Near by is the site of the first iron blast furace in the northern new york. It was built in 1813 to smelt the ore from Caledonia iron mine at Spragueville. For many years all of this ore was hauled to Rossie, usually by Mr Parish's tenants. It was drawn up the hill & dumped into the top of the furnace.
In 1817 James Monroe, who was on a tour of northern New York, stopped at Rossie to inspect the furnace & the iron mine as a guess of David Parish. His vist was a great event in the lives of the early inhabitants, all of whom turned out to get a look at the president.
Near the blast furnace is located also the foundry which was built in 1848-49. It was the pioneer of the northland. Probably the first business was the making of potash & cauldron kettles. Then came the making of box stoves, mill machinery,plows,& waterweels. The first casting for the northern railroad were also made here.
Very little is now left of the machine shop which stood on the bank of the river next to the foundry. Across the river is a grist mill which was built in 1850, & at the right of the grist mill stood a large sawmill where the last of the lake boats, the "Oswegatchie" was built in 1904 by Arthur Storie.
Situated near the foundry is the former Parish land office, which had a special window for the easy dispensing of money & a brick vault in the basement. Across the bridge & outside the village toward Oxbow was the former David Parish farm.
The brick house was built in 1812. The barn, which housed many many valuable race horses, was built in 1815. The Rossie Hotel, a large rambling red bick building, was built by David Parish in 1811. In 1813 Rossie village was captured by the British, who stayed at the hotel over night. A gang of horse thieves, deserters from both sides of the St. Lawrence made there headquarters at Rossie, making raids in varous directions but chiefly into canada. They stole horses & hid them in the rocky ravines of Rossie area until they could sell them. There raids became so frequent to put a stop to them. With that in mind Colonel Frazier & a company of british regulars came over by way of Morristown. The "invading army" surrounded Rossie village & captured it, but because no horses could be found, the solders marched back the next day.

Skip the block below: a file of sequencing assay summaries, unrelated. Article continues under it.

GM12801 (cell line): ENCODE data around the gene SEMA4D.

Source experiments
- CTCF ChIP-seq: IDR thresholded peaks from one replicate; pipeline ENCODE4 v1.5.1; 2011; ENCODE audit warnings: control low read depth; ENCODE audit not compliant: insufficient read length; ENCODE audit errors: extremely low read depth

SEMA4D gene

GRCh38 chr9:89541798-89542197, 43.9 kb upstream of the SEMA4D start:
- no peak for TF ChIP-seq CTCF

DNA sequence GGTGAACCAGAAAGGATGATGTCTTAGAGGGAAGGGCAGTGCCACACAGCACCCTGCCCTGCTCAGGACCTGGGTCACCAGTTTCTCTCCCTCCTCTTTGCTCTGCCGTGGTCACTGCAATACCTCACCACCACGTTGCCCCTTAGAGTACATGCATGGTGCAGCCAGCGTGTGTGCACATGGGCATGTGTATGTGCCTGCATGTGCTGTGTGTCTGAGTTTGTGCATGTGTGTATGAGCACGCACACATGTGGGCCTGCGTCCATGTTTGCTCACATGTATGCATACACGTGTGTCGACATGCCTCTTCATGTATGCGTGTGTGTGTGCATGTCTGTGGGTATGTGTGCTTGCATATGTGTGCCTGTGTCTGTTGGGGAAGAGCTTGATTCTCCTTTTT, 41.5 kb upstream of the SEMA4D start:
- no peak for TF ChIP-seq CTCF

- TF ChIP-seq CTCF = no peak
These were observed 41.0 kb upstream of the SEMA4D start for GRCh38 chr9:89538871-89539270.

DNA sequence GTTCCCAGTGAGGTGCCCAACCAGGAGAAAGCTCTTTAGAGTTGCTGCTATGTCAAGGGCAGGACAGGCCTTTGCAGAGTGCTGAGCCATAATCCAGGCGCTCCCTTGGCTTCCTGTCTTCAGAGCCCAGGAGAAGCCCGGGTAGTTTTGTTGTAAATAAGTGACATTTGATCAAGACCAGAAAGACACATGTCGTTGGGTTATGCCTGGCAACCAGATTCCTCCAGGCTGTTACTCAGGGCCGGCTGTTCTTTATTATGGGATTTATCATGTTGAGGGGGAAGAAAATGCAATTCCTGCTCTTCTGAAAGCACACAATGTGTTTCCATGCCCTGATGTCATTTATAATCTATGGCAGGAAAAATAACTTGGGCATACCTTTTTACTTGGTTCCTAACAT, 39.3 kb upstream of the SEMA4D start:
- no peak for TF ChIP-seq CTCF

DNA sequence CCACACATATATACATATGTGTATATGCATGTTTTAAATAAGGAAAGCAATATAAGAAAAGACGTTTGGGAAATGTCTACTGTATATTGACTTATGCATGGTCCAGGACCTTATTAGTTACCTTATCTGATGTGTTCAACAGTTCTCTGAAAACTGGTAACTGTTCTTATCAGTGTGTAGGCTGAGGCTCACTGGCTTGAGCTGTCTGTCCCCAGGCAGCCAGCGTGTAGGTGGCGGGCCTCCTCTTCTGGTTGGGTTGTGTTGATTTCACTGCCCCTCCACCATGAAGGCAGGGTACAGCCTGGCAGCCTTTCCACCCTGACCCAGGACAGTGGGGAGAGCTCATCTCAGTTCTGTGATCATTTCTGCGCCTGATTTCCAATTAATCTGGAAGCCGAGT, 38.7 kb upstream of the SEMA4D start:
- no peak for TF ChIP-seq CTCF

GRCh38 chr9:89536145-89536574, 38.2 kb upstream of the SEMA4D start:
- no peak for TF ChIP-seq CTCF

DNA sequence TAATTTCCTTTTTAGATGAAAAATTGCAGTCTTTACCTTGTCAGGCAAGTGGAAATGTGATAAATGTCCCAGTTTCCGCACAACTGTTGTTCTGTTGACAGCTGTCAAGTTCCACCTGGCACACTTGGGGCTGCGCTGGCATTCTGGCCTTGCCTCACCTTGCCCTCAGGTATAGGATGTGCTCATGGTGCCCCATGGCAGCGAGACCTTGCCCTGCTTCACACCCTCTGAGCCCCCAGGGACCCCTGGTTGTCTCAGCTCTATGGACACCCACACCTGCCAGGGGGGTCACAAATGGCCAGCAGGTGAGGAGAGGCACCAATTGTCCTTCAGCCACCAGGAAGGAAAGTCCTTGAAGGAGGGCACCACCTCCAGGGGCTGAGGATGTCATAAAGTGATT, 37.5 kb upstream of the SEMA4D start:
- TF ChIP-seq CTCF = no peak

In 1868 a circus troupe stayed at the Rossie Hotel. The agreement provided for 75 people to sleep two to a bed at 50 cents each, cover for 160 horses with 3 pecks of oats for each horse, 400 pounds of hay for the elephants at 75 cents per hundredweight & 100 pounds of fresh beef at 4 cents a pound.
On the hill is the Parish cottage behind which was a large coach house. Here George Parish stayed over night & changed horses on his way from Ogdensburg to antwerp. Madame Vespucci was often his guest at the cottage. There love affair has been told by Walter Guest Kellogg in his novel "parish's Fancy."
A short distance toward hammond is the Laidlaw House, built in the early 1870's & the lscene of the famous Burns Festivas which were originated by the scotch settlers of Rossie. The festivals were held each year on jan. 25 in the honor of the scotch poet,Robert Burns. Among the names on the registers of the Laidlaw House were President Grover Cleveland,General Newton Martin Curtis, Famous hero of ft.Fisher,& Jay Gould of New York City.
About a mile from Rossie toward oxbow stands the Victoria Lead Mine Chimney, where lead was discovered by the nine-year old Eliza Jepson in 1830. She received a calico dress for her rich discovery & her father, Joel Jepson, was given 40 acres Of land, A team of oxen, & a barrel of salt pork. There were other lead mines, & the hills throughout the region today are honeycombed with shafts & prospect holes.
Because of the lead mining & the ofter industries there came to Rossie a wave of building which created much work & brought in many skilled labors. Rossie was the center of many activties & the village grew with the certainly of becoming a city. In the Rossie of that period there were select schools, milliners, doctors, dentists, coopers, blacksmiths, casket makers, slaughter houses, bowling alleys,& a chair factory. But in 1865 the connection of the Parish family with the North Country ended, & with the closing of the mines, which had been thought to be inexhaustible, ran out. The little village of Rossie had had its days of glory.